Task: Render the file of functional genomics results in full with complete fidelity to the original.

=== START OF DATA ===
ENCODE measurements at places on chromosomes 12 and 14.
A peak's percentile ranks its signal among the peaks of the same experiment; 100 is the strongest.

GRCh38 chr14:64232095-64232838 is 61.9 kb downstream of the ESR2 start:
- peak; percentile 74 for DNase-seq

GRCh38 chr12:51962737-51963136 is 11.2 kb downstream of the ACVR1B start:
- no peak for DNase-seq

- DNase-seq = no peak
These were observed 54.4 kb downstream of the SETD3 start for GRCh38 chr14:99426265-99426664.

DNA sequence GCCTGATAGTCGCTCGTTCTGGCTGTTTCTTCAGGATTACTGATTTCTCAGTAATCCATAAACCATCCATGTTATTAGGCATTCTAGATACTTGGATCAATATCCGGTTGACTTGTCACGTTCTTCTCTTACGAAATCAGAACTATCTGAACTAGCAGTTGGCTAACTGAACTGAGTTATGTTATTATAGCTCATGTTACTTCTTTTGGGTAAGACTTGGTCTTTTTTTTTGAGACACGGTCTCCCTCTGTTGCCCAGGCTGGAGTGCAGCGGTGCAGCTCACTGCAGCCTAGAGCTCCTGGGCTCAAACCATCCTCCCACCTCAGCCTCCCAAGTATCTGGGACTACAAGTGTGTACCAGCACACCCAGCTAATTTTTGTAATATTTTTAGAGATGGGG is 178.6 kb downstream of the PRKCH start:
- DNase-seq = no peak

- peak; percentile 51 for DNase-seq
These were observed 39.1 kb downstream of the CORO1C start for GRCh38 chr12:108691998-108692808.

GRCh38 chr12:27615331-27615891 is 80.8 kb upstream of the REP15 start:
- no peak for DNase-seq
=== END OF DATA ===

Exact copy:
ENCODE measurements at places on chromosomes 12 and 14.
A peak's percentile ranks its signal among the peaks of the same experiment; 100 is the strongest.

GRCh38 chr14:64232095-64232838 is 61.9 kb downstream of the ESR2 start:
- peak; percentile 74 for DNase-seq

GRCh38 chr12:51962737-51963136 is 11.2 kb downstream of the ACVR1B start:
- no peak for DNase-seq

- DNase-seq = no peak
These were observed 54.4 kb downstream of the SETD3 start for GRCh38 chr14:99426265-99426664.

DNA sequence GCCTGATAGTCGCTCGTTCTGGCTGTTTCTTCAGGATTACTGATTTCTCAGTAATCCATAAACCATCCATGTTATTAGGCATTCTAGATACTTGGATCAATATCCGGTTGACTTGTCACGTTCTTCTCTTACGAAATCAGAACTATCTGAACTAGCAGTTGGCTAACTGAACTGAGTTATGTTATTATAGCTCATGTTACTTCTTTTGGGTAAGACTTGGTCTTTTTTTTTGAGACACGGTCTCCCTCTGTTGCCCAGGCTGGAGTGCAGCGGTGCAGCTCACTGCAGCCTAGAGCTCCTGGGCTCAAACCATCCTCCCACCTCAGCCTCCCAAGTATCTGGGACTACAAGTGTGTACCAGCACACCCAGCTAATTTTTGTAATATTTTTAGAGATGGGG is 178.6 kb downstream of the PRKCH start:
- DNase-seq = no peak

- peak; percentile 51 for DNase-seq
These were observed 39.1 kb downstream of the CORO1C start for GRCh38 chr12:108691998-108692808.

GRCh38 chr12:27615331-27615891 is 80.8 kb upstream of the REP15 start:
- no peak for DNase-seq